1. This comment has been removed by the author.

    2. LOL. So I looked at my Werewolf and Regal Names.

      Werewolf - using my real initials - Magic Storm. Using my pen name - White Shadow
      Royal name using my real initials - Earl Buntly of Wellington -

    3. Anne,
      I think the temptation to go with something trashy or sexy sounding is pretty strong when you know you're going to be writing erotica. LOL My pen name isn't any part of my real name but the first name is familiar so I'm comfortable with it.

      Don't you just love the FB naming games? *G* Thanks so much for commenting!

  9. I love this post, I've been struggling with a pen name for some time, not that I've had a lot of time to write lately. As a gag I set up an email account "". Even since then I've been trying to come up with a pen name that plays on that, or something that could use that "fluffybunnyllb" in a blog name. Any suggestions would be great.
    If I ever get my YA or non-fiction stuff cleaned up and publishable, I'm thinking about just using Laura B.

    1. Laura,
      Thanks! I'm glad you enjoyed the post. :-) I'm not sure I could suggest anything appropriate other than to ask if you could use your mother's maiden name or the name of a grandparent? Often things that are familiar have good resonance.

  10. Great post. I know several people who write under pseudonyms because they want amenity, while others don't care. I used my first name (Debra) and my maiden name because it was unusual. Most can't pronounce it, but that's okay, hopefully it'll catch an eye or two.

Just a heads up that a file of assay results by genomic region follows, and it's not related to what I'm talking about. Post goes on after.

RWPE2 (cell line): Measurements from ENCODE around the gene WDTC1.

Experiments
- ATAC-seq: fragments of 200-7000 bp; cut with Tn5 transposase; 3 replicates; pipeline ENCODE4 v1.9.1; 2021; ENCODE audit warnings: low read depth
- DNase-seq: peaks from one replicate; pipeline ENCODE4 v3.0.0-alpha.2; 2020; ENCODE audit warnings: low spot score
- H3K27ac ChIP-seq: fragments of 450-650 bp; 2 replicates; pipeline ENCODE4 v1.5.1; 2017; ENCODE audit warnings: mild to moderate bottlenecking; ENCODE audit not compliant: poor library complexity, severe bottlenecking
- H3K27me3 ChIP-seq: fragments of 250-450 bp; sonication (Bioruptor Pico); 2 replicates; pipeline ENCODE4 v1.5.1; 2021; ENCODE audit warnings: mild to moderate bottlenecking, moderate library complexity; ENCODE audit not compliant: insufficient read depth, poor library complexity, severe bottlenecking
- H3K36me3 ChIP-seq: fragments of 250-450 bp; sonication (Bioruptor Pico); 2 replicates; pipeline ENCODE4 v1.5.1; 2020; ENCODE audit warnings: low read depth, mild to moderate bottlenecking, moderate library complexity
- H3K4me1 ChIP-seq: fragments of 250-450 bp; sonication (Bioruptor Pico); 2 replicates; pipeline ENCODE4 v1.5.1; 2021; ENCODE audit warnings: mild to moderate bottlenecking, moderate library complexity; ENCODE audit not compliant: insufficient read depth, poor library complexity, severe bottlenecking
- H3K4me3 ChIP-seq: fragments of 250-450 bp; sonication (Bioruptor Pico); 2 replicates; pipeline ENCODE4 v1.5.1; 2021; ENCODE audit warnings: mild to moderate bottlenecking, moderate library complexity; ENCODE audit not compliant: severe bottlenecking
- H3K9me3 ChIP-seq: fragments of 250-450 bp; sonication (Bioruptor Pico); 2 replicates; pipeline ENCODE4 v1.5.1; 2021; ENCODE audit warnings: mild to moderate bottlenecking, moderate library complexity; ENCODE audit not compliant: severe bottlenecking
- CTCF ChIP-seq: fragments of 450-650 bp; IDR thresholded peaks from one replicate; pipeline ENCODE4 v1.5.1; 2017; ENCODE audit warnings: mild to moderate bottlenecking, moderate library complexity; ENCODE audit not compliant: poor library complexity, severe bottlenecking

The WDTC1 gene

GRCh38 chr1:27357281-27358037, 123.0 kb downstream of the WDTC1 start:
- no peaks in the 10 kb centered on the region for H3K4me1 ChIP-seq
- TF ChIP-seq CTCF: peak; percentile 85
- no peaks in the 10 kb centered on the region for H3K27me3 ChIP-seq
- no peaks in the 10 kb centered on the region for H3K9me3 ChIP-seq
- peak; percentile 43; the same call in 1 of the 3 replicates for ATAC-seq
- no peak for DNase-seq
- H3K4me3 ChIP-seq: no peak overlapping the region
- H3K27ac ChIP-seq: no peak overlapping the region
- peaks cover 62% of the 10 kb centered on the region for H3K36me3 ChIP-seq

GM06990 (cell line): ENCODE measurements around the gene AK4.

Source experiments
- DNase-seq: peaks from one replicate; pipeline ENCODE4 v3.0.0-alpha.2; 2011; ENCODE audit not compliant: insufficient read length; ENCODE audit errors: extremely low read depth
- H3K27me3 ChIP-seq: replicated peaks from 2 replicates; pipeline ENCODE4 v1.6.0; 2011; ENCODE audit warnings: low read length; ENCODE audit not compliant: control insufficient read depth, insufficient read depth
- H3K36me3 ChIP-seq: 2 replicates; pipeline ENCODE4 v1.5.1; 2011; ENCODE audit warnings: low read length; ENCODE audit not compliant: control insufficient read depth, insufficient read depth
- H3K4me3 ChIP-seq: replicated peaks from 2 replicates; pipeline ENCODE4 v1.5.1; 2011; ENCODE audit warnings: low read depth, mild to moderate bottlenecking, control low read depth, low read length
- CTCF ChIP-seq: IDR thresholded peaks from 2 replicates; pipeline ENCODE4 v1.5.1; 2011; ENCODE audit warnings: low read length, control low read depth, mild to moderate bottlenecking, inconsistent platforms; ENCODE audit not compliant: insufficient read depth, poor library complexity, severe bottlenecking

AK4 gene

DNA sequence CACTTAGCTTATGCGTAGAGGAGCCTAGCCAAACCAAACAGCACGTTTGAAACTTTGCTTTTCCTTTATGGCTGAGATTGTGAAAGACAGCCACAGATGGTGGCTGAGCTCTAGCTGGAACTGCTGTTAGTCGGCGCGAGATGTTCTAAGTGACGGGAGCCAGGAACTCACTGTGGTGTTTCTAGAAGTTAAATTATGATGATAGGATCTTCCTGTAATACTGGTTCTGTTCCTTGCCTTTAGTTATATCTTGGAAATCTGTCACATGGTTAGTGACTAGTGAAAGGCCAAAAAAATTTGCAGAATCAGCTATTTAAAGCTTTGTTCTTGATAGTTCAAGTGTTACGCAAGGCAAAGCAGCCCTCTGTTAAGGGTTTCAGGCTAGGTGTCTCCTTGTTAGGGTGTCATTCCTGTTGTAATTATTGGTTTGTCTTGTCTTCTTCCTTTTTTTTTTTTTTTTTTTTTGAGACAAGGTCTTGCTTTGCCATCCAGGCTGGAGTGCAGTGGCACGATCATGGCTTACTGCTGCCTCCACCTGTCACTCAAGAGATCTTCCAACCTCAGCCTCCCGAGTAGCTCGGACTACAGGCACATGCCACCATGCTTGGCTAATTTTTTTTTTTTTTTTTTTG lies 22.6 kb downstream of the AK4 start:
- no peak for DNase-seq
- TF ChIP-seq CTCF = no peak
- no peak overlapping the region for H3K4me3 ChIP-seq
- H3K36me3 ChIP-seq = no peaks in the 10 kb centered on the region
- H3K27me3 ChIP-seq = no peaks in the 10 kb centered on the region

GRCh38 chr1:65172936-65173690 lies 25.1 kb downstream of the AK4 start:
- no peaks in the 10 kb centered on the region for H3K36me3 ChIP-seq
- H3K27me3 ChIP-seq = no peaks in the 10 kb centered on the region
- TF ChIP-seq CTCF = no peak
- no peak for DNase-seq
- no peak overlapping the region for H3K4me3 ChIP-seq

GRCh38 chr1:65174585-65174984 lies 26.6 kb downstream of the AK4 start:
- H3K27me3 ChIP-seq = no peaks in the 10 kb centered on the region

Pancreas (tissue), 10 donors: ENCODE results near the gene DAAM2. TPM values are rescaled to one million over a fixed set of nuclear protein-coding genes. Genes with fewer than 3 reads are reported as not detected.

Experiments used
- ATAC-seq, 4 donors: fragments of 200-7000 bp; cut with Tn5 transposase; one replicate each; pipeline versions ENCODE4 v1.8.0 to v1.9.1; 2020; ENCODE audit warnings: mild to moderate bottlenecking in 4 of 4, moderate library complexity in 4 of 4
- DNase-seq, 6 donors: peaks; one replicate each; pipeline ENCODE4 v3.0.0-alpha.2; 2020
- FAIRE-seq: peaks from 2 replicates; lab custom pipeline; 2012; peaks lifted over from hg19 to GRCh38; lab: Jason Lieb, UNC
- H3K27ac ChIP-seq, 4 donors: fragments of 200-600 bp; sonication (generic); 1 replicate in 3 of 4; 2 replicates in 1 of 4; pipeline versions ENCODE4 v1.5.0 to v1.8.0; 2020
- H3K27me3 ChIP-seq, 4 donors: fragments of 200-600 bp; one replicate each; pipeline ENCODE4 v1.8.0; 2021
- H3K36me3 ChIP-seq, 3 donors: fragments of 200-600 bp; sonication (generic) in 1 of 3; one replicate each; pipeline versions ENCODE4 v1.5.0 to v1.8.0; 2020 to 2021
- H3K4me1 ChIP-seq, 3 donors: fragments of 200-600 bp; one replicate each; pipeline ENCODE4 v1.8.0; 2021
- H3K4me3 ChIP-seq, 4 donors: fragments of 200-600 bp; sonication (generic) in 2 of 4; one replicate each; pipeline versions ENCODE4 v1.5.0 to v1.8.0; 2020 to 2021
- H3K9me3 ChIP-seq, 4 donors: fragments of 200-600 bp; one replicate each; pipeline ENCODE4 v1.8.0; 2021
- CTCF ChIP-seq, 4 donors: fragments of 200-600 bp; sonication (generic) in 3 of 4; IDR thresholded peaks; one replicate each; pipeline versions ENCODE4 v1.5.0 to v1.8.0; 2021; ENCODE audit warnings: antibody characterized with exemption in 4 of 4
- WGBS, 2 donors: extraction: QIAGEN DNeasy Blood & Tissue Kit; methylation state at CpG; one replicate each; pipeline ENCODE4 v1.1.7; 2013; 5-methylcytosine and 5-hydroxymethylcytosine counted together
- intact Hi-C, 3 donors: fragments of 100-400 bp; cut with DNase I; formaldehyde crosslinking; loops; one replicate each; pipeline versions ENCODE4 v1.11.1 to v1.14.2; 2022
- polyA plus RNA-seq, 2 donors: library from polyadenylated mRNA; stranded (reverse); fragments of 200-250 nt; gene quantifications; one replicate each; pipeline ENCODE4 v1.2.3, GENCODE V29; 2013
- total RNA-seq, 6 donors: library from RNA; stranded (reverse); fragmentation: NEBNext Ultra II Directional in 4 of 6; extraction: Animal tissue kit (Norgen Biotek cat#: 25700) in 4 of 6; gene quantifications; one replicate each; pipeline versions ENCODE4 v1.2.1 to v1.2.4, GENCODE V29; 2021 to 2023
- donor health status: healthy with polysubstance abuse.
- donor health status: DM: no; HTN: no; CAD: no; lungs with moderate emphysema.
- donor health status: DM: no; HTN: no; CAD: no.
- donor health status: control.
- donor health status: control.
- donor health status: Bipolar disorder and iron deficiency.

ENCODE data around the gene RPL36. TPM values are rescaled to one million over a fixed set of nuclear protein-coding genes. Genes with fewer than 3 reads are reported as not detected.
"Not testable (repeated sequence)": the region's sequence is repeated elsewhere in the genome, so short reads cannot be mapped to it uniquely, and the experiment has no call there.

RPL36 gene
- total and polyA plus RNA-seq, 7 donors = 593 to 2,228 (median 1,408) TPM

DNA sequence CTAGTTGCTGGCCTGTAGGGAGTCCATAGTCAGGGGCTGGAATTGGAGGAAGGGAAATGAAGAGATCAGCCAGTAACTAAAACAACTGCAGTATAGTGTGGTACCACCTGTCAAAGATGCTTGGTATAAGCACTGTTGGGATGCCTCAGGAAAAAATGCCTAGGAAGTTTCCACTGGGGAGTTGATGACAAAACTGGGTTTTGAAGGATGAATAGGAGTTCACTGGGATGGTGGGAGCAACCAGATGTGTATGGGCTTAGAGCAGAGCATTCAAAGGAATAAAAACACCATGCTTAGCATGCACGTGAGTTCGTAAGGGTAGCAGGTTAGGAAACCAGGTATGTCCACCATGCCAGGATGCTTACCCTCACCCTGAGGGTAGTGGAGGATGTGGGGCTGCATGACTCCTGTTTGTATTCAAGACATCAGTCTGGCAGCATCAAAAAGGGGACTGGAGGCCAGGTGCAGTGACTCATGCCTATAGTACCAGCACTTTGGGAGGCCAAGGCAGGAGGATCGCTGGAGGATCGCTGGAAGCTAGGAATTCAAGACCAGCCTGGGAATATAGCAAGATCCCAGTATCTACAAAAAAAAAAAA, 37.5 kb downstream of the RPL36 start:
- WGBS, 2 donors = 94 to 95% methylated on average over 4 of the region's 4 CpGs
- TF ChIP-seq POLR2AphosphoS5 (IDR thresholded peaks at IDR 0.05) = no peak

1. Hi Debra! Thank you! I think you're right about your last name being distinctive. Not sure I could pronounce it correctly either. But at least it's easy to spell and remember. :)

  11. Excellent post. Since my legal name is unique and unspellable even by family members, I chose to write and blog under a pen name. It's close enough to my real name that I will react to it. In fact, I have been called it many times instead of my legal name. I did the research it for a while before I picked it.

    Fun fact. The name of protagonist of my novel, Jordan Abbey, I originally picked out to be my pen name. Turns out I liked the name better for the character than for me.

    My pen name initials and my legal initials are the same. My werewolf name is Grey Beast and my royal one is M'lady Theodore of Tittington.

    1. Thanks, Sheryl. Your first name is a pretty unique spelling. I have an aunt Cheryl but hadn't seen the 'S' variation on the name before you picked it.

      Tittington. ::Snort::

  12. Renee Charles,
    You're my drawing winner chosen by! Congratulations! I'll drop you an email to find out which book you'd like. :-)